“Protect us from famine, war and plague, Seigneur,” cried the Lyonnaise people in 1628. Alas, their pleas came too late – the bubonic plague had already crossed the Rhône River, terrifying the inhabitants and killing half of them. Liza Perrat investigates the Black Death illuminated in Lyon…
The desperate people prayed to the Virgin Mary to return good health to the city until miraculously, in 1643, the plague disappeared. The Lyonnaise people never doubted their divine protection. So, how did this episode of divine intervention become the largest modern-day international light festival?
It all began on December 8, 1852, with the inauguration of a statue of the Virgin Mary, erected on Fourvière hill next to the site of the present-day Basilica. The Lyonnaise people showed their gratitude to Mary by lighting candles on their windowsills, the gesture proving more and more popular as the years passed.
Over a century later, in the 1980s, in conjunction with the advent of the lighting plan, the city of Lyon decided to transform the December 8 festival into the Fête des Lumières (light festival). On the eve of the winter solstice, in a magnificent urban ritual, the city’s public places would be illuminated in a different way each year.
Residents, associations, cultural groups, humanitarian associations and the local government work with artists, musical and theatrical performers, photographers and lighting engineers to provide the colored symphony of light that bathes the city in today’s celebration of light.
The festival, which attracts over four million visitors to Lyon, includes other light-based activities and lasts four days, with the main events occurring on the 8th. The focal points are generally the Fourvière Basilica, Saint Jean Cathedral, and the Place des Terreaux, where music, dancing, parades and food stalls transform the old district of Lyon into a place flooded with light, beauty and sound.
I began attending the festival back in 2002. Crossing the Saône River, my first glimpse of the illuminations was the Fourvière Basilica, overlooking the city on Fourvière hill. Symbolic of the people’s devotion to the Virgin Mary, the basilica was constructed between 1872 and 1884. Its oriental and neo-classic columns and columned porticos, blended with mediaeval-style machicolated towers, were lit in spectacularly fluorescent shades of green, blue and violet.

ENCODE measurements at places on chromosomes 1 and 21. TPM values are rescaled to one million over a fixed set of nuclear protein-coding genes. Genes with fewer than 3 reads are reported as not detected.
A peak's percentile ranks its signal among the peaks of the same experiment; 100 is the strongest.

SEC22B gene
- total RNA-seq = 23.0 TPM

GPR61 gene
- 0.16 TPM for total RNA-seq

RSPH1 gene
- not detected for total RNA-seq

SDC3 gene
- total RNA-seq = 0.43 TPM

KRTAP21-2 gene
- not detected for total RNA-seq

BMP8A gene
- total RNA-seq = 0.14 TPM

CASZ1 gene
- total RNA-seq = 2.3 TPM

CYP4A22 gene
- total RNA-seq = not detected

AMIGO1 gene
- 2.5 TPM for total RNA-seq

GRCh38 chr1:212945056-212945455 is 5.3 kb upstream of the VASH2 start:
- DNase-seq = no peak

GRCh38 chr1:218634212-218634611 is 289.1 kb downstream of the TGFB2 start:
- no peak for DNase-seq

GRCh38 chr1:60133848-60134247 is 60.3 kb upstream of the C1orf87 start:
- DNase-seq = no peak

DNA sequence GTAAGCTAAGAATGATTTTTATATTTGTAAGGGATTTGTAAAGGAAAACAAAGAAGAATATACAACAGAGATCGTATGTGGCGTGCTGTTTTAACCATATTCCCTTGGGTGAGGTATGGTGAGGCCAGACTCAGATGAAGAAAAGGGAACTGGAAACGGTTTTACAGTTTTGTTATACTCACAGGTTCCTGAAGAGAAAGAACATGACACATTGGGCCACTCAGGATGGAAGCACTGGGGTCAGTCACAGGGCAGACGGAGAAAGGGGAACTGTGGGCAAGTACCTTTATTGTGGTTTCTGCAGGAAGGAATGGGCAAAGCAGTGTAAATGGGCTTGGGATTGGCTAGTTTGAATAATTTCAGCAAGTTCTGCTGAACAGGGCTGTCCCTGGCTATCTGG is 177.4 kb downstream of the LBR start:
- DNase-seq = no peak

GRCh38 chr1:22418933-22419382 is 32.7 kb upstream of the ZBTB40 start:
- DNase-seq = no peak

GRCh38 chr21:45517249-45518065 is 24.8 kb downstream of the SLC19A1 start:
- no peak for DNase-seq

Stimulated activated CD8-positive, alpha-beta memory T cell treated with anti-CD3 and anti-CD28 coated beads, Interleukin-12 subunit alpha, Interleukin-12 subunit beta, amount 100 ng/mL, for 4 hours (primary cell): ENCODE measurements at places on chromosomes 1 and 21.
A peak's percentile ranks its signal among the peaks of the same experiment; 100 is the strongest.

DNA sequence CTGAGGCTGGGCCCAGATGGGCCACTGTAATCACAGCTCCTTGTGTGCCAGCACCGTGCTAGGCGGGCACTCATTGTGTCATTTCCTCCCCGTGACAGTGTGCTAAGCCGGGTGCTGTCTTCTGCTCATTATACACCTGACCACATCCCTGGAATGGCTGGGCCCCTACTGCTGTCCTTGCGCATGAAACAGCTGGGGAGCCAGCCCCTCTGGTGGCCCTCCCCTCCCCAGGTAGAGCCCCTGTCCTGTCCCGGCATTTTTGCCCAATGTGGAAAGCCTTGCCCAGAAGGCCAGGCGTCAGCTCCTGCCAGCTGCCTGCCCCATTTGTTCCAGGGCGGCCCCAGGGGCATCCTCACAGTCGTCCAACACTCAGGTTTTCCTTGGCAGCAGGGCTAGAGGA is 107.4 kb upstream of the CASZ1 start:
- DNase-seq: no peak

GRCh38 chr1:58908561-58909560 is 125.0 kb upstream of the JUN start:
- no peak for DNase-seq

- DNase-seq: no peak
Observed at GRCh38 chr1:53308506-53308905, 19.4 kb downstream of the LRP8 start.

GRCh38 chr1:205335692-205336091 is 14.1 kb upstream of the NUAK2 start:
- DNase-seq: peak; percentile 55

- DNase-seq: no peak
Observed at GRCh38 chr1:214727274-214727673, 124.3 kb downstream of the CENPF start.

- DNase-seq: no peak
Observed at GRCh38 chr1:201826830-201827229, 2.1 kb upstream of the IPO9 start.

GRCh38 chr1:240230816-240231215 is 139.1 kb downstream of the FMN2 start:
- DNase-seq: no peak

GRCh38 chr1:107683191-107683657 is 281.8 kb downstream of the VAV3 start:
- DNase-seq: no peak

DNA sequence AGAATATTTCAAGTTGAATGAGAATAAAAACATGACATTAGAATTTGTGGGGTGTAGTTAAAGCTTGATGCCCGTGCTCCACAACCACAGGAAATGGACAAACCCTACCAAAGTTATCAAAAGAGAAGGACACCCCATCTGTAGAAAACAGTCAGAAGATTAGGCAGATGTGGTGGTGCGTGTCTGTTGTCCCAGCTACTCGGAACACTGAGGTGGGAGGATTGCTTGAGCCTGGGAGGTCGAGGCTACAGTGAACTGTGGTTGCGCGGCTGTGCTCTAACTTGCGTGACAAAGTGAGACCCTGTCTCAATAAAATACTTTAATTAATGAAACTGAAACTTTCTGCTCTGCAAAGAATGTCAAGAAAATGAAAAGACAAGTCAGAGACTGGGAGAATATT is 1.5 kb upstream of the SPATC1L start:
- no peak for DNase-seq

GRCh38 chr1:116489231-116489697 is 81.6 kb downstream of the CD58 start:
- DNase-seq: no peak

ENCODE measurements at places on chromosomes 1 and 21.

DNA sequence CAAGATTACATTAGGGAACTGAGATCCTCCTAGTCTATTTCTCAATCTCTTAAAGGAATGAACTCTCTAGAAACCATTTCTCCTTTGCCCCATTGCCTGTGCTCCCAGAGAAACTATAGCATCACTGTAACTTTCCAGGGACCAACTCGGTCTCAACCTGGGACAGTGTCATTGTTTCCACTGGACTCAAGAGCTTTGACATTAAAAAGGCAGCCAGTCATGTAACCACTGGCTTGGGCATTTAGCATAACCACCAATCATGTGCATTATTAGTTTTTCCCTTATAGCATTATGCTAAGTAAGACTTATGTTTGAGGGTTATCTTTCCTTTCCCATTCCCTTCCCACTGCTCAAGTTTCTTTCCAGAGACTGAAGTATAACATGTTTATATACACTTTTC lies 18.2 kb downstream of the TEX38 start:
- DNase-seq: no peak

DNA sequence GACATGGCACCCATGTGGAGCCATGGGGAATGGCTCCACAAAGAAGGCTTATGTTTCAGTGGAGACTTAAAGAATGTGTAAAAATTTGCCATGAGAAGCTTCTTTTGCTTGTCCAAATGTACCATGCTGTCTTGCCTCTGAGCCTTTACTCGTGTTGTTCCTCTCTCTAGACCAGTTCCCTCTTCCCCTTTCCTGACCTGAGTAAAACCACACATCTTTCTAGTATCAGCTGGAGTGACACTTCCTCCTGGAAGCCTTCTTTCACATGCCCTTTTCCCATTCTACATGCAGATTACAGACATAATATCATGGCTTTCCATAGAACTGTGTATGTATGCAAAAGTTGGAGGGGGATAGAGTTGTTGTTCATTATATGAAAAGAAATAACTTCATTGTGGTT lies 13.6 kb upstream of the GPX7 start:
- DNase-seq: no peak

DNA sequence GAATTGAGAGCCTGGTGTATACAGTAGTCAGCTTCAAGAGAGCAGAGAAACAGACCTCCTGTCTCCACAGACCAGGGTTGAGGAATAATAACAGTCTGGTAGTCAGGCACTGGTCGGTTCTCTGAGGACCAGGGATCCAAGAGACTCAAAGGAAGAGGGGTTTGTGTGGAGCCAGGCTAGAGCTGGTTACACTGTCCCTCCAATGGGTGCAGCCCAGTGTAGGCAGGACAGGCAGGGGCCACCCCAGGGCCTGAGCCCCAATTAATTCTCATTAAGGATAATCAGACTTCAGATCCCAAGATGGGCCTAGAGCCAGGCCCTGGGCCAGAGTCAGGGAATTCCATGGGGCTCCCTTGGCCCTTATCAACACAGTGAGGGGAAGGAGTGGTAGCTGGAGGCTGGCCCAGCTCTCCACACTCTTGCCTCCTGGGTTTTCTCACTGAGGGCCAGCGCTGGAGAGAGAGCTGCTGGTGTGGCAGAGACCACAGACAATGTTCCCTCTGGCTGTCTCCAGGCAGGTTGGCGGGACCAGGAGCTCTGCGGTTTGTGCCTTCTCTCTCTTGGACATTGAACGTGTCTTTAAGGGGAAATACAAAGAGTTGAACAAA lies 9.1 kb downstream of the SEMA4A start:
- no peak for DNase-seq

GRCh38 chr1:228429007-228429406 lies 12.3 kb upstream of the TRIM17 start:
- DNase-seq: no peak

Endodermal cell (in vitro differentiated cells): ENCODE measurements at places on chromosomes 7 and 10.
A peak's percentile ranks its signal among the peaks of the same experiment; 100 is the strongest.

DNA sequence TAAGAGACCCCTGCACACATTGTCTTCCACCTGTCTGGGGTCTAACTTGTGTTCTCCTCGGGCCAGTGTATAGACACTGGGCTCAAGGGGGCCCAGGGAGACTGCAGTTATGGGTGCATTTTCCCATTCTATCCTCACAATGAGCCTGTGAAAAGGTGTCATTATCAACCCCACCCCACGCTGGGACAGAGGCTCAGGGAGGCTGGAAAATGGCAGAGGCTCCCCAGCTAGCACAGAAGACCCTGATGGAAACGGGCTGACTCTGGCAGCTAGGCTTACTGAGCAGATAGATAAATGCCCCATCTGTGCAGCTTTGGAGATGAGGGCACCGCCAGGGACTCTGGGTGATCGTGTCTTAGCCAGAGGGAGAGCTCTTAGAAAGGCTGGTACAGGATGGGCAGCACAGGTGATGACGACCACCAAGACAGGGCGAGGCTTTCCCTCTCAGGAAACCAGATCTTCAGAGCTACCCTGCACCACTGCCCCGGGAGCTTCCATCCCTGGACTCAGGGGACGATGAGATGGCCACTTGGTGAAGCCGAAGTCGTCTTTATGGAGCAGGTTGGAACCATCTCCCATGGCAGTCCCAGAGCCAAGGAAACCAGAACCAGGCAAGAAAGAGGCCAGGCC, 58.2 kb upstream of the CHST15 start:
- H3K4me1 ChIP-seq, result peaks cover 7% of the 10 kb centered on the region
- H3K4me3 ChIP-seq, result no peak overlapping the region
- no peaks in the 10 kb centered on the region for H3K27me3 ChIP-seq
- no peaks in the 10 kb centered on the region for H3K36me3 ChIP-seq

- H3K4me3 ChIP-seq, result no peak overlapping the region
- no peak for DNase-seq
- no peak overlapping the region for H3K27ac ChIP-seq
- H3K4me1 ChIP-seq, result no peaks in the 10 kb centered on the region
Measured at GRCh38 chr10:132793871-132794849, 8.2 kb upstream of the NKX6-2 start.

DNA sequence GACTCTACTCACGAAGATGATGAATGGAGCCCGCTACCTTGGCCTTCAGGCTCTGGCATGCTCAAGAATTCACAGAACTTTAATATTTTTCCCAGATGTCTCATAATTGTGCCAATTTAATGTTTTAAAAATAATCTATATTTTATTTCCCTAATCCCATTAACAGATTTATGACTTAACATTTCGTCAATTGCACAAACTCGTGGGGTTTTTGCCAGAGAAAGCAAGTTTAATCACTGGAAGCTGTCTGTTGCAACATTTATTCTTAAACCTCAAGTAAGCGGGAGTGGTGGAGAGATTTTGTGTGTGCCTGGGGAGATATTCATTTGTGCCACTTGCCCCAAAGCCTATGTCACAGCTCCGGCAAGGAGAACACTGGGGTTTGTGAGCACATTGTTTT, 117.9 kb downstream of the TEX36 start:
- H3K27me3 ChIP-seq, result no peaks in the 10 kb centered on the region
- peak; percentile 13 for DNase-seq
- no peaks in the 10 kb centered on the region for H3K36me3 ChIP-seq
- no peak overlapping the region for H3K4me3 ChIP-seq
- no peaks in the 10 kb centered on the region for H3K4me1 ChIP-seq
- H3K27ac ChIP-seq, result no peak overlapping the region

On Place des Terreaux, the ancient stones faded beneath a cinematic screen of stars and moons. Colored lights and shapes danced on the stages of renaissance architecture, and, as a bloodied revolutionary soldier crept across the starry sky, I lost all sense of dimension.
“December 8 has always been a show of thousands of people strolling together on a winter night in a city transformed simply by their presence,” said one of the artistic directors. “This moving public is at the heart of the festival, just as it is at the heart of urbanity, each person being a vector of light within the nocturnal landscape.”
Since its origin in the nineteenth century, December 8 has taken on an undeniably futuristic allure. But despite the magnificent illuminations, it seems that for the Lyonnaise people, the soul of the light festival remains within the beauty of thousands of tiny candle flames burning in unison along their windowsills. As people come from all over the world to share the rejoicing and emotion of these four breath-taking nights, the Lyonnaise people, lovers of tradition, continue, to pay homage to the Virgin Mary for banishing the Black Death from their midst.
Find out more about the annual 4 day light show in Lyon: www.fetesdeslumieres.com
Author Liza Perrat grew up in Wollongong, Australia. She now lives in France with her French husband whom she met on a bus in Bangkok. Find out more about Liza Perrat